[Haskell-cafe] Re: Has "Try Haskell! An interactive tutorial in your browser" been announced yet?

Christopher Done chrisdone at googlemail.com
Sun Mar 28 18:00:13 EDT 2010

Hi Benjamin,

Thanks for testing it and providing a detailed report. I've since done
more work on Try Haskell, but not too much. (My job has taken up a
very large amount of my time and energy. I am moving to another one
currently.) I will address your points just to clear it up and maybe
we can discuss where it's going in the future.

On 1 March 2010 12:03, Benjamin L. Russell <DekuDekuplex at yahoo.com> wrote:
> Apparently, there is a time limit for this tutorial.
> I just tried it out again in Safari 4.0.4 on Mac OS X 10.5.8 Leopard,
> and the tutorial run by the "help" command worked perfectly; however,
> when I then tried it out again in Firefox 3.5.8, the same tutorial
> stopped just after I entered the "'a' : []" expression with the
> following error:
> > Time limit exceeded.
> This occurred approximately ten minutes after starting the tutorial in
> Safari.
> But then I tried the same tutorial approximately four minutes later in
> SeaMonkey 2.0.3, and this time the tutorial ran perfectly again.

I have since updated the "Time limit exceeded" message to be something
more friendly. The cause of this message is that some expressions take
too long to evaluate. Even simple expressions can sometimes take too
long and be killed. To confirm: there is no time limit for the

> So then, approximately four minutes after Firefox had returned the above
> error message, I returned to Firefox, clicked on the "Reset" button in the
> upper-right corner of the page, and restarted the tutorial.  This time,
> the tutorial behaved slightly different from before:  Earlier, I typed
> the following sequence of commands (listed in the first step of the
> tutorial):
> > 23*36
> > reverse "hello"
> At that point, the tutorial had not started automatically.  However, for
> some reason, this time it did; then, I was able to continue with the
> tutorial until completion.  Then I started the tutorial again with the
> "help" command, and it workd fine again, too.

This was a bug. The cause is simple; the tutorial picks up the types
returned by the REPL and triggers the right tutorial page. Hitting the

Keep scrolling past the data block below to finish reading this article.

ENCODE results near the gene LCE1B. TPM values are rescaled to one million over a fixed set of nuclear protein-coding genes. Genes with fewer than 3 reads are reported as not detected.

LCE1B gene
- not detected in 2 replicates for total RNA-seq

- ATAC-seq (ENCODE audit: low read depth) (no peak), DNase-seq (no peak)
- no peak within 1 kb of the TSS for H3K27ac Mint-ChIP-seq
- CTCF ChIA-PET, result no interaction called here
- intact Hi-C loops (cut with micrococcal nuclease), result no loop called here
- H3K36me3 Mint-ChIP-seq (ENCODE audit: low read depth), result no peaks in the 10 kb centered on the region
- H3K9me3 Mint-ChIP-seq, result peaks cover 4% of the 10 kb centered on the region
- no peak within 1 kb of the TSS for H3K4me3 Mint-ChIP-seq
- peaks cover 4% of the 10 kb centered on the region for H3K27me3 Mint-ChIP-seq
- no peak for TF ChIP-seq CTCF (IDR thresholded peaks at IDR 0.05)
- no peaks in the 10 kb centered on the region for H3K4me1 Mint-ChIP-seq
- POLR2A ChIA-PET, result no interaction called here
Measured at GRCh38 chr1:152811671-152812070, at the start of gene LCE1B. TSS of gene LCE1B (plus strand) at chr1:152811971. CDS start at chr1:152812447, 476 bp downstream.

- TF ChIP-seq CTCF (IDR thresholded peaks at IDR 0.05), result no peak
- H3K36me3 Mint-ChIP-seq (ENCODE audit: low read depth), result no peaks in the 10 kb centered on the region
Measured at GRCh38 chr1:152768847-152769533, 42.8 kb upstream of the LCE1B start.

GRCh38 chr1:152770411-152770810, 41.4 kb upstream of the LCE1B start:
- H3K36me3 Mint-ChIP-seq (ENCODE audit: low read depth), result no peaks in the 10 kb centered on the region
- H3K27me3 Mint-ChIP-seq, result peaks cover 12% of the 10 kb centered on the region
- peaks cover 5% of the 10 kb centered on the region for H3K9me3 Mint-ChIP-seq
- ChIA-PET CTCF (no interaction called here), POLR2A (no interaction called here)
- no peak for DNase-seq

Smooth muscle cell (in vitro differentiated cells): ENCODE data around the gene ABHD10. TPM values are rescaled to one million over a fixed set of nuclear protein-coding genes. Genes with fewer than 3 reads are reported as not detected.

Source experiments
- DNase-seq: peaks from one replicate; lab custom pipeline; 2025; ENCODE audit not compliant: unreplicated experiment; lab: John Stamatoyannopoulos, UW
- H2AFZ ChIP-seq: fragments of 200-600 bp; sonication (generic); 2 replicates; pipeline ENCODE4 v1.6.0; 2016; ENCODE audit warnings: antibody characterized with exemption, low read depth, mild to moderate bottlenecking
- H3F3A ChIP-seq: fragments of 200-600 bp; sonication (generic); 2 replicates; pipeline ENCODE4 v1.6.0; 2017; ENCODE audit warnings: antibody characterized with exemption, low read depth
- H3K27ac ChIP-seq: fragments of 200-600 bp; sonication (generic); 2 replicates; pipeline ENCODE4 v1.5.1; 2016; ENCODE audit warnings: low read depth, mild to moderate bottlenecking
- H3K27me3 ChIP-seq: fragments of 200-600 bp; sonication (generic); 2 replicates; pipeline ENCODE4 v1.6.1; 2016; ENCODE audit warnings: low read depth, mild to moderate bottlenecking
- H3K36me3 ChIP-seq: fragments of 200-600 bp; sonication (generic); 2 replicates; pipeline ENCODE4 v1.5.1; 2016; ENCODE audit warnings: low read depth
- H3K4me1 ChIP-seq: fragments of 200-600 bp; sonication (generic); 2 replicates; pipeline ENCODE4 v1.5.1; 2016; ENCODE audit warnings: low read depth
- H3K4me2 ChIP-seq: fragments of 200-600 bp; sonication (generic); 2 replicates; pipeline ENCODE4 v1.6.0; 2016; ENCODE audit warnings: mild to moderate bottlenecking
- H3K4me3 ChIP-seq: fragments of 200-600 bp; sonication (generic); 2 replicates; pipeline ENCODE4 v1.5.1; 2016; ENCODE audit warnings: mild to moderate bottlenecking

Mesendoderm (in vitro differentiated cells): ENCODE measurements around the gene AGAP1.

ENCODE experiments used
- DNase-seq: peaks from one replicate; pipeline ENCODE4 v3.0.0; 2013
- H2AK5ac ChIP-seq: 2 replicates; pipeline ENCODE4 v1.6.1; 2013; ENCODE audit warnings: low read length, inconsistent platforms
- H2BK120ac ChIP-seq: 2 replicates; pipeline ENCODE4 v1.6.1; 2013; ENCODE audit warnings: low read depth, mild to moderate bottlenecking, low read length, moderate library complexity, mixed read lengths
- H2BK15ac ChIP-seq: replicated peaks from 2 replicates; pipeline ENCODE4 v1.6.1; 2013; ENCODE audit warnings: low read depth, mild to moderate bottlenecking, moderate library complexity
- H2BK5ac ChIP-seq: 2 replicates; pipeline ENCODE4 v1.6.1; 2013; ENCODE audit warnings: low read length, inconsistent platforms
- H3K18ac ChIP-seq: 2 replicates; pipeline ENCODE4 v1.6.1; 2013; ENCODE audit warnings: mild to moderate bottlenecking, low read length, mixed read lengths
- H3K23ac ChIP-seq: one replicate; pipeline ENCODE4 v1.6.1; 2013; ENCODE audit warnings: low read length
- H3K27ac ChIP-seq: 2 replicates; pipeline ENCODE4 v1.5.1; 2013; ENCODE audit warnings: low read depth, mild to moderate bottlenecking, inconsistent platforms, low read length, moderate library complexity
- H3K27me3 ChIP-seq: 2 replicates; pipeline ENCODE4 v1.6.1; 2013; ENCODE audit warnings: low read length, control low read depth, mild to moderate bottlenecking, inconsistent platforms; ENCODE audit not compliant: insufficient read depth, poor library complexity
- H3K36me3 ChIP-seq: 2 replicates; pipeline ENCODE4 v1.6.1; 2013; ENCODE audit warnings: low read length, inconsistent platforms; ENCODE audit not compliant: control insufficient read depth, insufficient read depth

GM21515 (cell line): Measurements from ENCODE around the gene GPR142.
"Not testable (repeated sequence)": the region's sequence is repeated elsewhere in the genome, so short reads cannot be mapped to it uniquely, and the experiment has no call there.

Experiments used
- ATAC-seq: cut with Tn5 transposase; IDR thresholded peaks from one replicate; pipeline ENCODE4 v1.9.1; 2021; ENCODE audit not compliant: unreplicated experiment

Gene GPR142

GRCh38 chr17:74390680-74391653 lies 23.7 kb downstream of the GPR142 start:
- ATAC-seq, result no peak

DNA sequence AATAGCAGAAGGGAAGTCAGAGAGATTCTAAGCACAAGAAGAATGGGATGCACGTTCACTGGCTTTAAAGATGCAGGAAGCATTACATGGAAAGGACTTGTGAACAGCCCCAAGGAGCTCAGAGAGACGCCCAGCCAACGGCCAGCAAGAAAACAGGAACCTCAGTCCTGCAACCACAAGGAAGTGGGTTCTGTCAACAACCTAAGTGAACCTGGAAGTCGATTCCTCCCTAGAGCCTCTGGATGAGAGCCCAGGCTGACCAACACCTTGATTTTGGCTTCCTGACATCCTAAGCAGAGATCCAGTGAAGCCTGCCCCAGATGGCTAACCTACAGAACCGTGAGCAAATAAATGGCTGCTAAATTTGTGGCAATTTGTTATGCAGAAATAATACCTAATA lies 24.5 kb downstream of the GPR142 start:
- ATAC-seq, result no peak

reset button, wrongly, did not reset these hooks. I believe this bug
still exists.

> Then, about thirty-eight minutes after starting the second tutorial in
> Firefox (during which time I tried to run the tutorial in Camino 2.0.1,
> but Camino froze during the auto-update to 2.0.2, and when I manually
> updated it to 2.0.2, Camino 2.0.2 froze upon startup as well, so I
> finally gave up on trying the tutorial in Camino), I tried out the
> tutorial in Opera 10.10.
> For some reason, Opera inserted spaces after typing certain characters,
> and the spaces could not be deleted without also deleting the character
> just before the space as well.  Then I entered the above following sequence
> of commands again:
> > 23*36
> > reverse "hello"
> Although the tutorial in Opera returned the correct responses to these
> statements, it did not move on to the next step automatically
> afterwards, so I had to type "help" to start the tutorial.  However, I
> was then able to complete the entire tutorial successfully (although the
> extra space bug manifested itself a few times during this tutorial as
> well).

I test on Opera 10.01 on Ubuntu Karmic, but I have seen this bug
elsewhere as someone demonstrated problems with Opera to me at
Zurihac. Opera is quite a fiddly browser compared to Firefox, Webkit
and IE.

I have personally developed it based on the following browsers:

Internet Explorer 6 & 7
Opera 10.01
Chromium (Ubuntu build 31094)
Firefox 3.5.8

But indeed, hopefully I will have more time for testing and
development in the future.

Regarding future work, I hope to integrate Raphael[1] (which I already
did, but is disabled at the moment), exercises the answers to which
are checked by Smallcheck or QuickCheck, access to online feeds a bit
like Yahoo pipes, but one could use Tagsoup, RSS/Atom feeds, etc. to
access some limited set of feeds. I intend on changing the interface
to be like DrScheme, with a code frame and a REPL frame.

I have already added top-level definition of functions, types,
classes, etc. support to the JSON service. For example, here is how we
evaluate an expression, calling the eval method:


=>  {"jsonrpc":"2.0","id":"1","result":{"result":"1008","type":"(Num
t) => t","expr":"24*42"}}

Then we can provide it a Haskell file with contents: x=1

= 1"}
=> {"jsonrpc":"2.0","id":"1","result":{"success":""}}

And then evaluate the top level value x:

=> {"jsonrpc":"2.0","id":"1","result":{"result":"1","type":"Integer","expr":"x"}}

The only security measure I take is to parse the module with
Language.Haskell.Parser or whatnot and then strip out imports.

Regarding development, I have uploaded everything to Github:


And I know that one person has managed to build it themselves and run
it locally. I hope that more people will produce interesting things
with it. It can be embedded in books and blogs as a small console for
testing examples, as merely a JSON service, etc.

[1]: Raphaël is a small JavaScript library that should simplify your
work with vector graphics on the web. If you want to create your own
specific chart or image crop and rotate widget, for example, you can
achieve it simply and easily with this library. http://raphaeljs.com/

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